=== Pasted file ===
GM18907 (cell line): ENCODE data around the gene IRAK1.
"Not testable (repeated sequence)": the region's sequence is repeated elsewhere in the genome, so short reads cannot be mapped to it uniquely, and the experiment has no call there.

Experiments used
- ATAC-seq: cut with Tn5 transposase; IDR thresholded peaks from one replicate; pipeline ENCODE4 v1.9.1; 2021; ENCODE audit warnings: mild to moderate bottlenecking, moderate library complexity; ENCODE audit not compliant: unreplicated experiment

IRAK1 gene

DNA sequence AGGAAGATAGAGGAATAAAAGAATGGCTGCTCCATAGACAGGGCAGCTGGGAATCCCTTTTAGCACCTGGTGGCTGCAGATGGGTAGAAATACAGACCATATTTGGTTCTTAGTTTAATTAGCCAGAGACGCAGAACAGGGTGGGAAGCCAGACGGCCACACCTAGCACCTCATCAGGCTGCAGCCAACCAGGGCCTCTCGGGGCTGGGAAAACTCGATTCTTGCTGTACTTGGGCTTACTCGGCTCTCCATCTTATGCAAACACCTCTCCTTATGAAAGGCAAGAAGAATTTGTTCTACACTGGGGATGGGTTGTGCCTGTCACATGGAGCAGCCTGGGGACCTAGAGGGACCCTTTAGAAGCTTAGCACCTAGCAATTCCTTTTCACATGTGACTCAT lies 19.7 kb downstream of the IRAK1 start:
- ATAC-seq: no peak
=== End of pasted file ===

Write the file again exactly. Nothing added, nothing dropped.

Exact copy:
GM18907 (cell line): ENCODE data around the gene IRAK1.
"Not testable (repeated sequence)": the region's sequence is repeated elsewhere in the genome, so short reads cannot be mapped to it uniquely, and the experiment has no call there.

Experiments used
- ATAC-seq: cut with Tn5 transposase; IDR thresholded peaks from one replicate; pipeline ENCODE4 v1.9.1; 2021; ENCODE audit warnings: mild to moderate bottlenecking, moderate library complexity; ENCODE audit not compliant: unreplicated experiment

IRAK1 gene

DNA sequence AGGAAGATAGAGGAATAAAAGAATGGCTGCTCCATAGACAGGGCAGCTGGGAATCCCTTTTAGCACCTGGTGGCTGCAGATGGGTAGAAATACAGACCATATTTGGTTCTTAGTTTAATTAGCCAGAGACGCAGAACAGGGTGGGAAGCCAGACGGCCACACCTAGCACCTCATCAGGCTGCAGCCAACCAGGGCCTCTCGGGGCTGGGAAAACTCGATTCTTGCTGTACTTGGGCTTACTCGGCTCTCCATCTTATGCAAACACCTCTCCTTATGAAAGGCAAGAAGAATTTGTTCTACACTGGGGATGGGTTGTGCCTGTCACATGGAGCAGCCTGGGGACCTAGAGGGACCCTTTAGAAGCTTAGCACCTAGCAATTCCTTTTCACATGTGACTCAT lies 19.7 kb downstream of the IRAK1 start:
- ATAC-seq: no peak